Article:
TRIED UHURU, RUTO

Politics did not influence my work at ICC — Bensouda

Says she chose unequivocally to be on the side of the victims

In Summary

• The Gambian-born Bensouda will retire in June.  British lawyer Karim Khan will be the new prosecutor starting June 16.

• Bensouda prosecuted the ICC case involving President Uhuru Kenyatta and his Deputy William Ruto

International Criminal Court (ICC) prosecutor Fatou Bensouda at The Hague. Photo/REUTERS
International Criminal Court (ICC) prosecutor Fatou Bensouda at The Hague. Photo/REUTERS

International Criminal Court prosecutor Fatou Bensouda has said she had to shut out the political noise to do her job effectively. 

Bensouda told a forum on Friday that politics did not prevent her from making sound determinations during her nine-year stint. 

“There will always be politics around us, but politics does not and should never figure in the decision-making of the ICC Prosecutor. That is how I have led my office,” she said.

The prosecutor said a person can choose whom to side with when cases come to the ICC. 

"One can choose to be on the side of the perpetrators or the victims of atrocities. I chose unequivocally to be on the side of the victims,” she said.

The Gambian-born Bensouda will retire in June.  British lawyer Karim Khan will be the new prosecutor starting June 16.

Bensouda prosecuted the ICC case involving President Uhuru Kenyatta and his Deputy William Ruto. Khan led Ruto's defence.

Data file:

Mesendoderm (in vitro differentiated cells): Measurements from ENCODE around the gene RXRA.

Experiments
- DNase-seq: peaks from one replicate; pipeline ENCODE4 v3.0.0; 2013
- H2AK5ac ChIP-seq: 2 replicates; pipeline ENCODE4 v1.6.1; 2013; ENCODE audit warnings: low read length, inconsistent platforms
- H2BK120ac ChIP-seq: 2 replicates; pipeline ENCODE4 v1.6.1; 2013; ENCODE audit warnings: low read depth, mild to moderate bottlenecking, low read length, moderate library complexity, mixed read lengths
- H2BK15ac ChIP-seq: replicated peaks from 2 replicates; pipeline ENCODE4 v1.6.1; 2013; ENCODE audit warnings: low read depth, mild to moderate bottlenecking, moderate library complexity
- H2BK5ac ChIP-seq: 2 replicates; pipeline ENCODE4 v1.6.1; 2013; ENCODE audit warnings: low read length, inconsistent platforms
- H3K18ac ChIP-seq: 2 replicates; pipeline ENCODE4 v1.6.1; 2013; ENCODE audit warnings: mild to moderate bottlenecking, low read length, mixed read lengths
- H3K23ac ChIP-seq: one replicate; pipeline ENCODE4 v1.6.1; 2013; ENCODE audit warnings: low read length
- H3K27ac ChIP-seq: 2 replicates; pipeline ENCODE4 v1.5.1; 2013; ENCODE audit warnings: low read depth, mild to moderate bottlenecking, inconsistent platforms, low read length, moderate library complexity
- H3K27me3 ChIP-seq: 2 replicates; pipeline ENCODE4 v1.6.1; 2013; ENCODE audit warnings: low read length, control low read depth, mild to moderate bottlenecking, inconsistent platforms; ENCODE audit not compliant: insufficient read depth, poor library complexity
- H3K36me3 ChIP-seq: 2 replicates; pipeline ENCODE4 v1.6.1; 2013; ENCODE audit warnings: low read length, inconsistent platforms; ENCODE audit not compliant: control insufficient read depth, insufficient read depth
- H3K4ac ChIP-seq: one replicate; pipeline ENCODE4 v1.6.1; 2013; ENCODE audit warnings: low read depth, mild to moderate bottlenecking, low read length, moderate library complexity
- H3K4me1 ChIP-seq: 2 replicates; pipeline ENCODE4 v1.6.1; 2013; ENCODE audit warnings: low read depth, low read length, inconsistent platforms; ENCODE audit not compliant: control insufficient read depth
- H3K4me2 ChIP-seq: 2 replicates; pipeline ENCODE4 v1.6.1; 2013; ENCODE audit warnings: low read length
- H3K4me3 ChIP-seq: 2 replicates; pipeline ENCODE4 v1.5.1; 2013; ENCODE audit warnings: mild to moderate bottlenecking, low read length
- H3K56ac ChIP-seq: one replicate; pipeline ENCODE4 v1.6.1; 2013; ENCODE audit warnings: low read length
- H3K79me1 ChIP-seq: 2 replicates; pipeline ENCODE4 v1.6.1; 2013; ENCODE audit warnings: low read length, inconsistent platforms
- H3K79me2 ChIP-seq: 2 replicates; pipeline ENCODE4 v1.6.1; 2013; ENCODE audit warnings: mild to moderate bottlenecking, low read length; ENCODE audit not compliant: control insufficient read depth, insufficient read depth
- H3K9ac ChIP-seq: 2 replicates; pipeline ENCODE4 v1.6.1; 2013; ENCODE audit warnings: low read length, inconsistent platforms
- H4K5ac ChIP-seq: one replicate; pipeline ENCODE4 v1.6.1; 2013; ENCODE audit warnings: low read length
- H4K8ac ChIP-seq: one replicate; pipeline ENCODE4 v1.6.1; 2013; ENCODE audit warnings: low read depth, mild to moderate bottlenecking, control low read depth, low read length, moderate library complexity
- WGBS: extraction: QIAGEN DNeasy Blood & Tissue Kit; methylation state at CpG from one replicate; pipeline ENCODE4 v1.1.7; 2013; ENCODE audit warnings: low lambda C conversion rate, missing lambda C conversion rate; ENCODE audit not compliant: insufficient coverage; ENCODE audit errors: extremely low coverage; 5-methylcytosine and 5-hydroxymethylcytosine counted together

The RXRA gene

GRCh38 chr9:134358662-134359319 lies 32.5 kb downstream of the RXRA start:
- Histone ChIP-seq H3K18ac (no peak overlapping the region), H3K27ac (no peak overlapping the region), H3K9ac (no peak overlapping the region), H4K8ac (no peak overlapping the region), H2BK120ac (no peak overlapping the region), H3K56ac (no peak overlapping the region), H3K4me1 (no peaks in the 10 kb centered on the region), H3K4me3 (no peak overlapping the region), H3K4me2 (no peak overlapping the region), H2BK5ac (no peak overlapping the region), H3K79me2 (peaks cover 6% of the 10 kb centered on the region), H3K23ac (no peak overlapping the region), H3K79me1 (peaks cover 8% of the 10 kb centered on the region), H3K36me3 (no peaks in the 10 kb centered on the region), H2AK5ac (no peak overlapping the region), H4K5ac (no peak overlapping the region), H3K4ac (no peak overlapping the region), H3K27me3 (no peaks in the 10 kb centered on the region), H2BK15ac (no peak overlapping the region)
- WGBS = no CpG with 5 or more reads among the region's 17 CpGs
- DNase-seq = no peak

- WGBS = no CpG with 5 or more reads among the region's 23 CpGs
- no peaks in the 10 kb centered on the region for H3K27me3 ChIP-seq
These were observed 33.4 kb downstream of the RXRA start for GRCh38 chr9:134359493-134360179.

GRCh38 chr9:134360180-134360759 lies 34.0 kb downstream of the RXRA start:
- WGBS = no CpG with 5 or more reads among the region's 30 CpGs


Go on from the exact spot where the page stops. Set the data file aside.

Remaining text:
Ruto was charged with crimes against humanity alongside journalist Joshua Sang and Henry Kosgey.

The charges also applied to Uhuru, Francis Muthaura, and former police commissioner Mohammed Hussein Ali.

The ‘Hague Six’ were accused of murder, deportation or forcible transfer of population, persecution, rape, and other inhumane acts during the poll chaos.

ICC terminated the case against Ruto and Sang on April 5, 2016, about a year after President Kenyatta’s, which was dropped on March 13, 2015.

When she dropped the charges, Bensouda said Uhuru's rise to the presidency was the key factor that led to the collapse of her case against him.

Bensouda said after Uhuru became President, witnesses refused to testify while the government stopped cooperating with the ICC.

She was reflecting on the collapse of the case against Uhuru in a documentary titled 'Kenya: A Guidebook to Impunity' hosted by human rights activist Maina Kiai.

"After the elections and when they came to power, the case changed a lot. Now we are faced with a situation where the people we have already charged are now the leaders in Kenya," she said. 

 Bensouda said Ruto's case was severely undermined by witness interference and politicisation of the judicial process.

The decision further noted that other evidence may have been available to the prosecution “had it been able to prosecute the case in a different climate, less hostile to the Prosecution, its witnesses and the Court in general.”

Seventeen witnesses who had agreed to testify against the suspects withdrew their cooperation with the court. 

ICC alleged intimidation, social isolation and threats to witnesses to prevent them from testifying.